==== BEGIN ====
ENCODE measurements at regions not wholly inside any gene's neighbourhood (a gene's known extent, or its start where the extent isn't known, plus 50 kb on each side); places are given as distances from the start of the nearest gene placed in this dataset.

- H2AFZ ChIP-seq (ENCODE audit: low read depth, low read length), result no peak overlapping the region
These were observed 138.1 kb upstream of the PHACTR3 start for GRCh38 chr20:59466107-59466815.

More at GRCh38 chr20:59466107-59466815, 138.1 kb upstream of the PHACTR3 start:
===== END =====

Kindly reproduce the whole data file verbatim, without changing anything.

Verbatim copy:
ENCODE measurements at regions not wholly inside any gene's neighbourhood (a gene's known extent, or its start where the extent isn't known, plus 50 kb on each side); places are given as distances from the start of the nearest gene placed in this dataset.

- H2AFZ ChIP-seq (ENCODE audit: low read depth, low read length), result no peak overlapping the region
These were observed 138.1 kb upstream of the PHACTR3 start for GRCh38 chr20:59466107-59466815.

More at GRCh38 chr20:59466107-59466815, 138.1 kb upstream of the PHACTR3 start: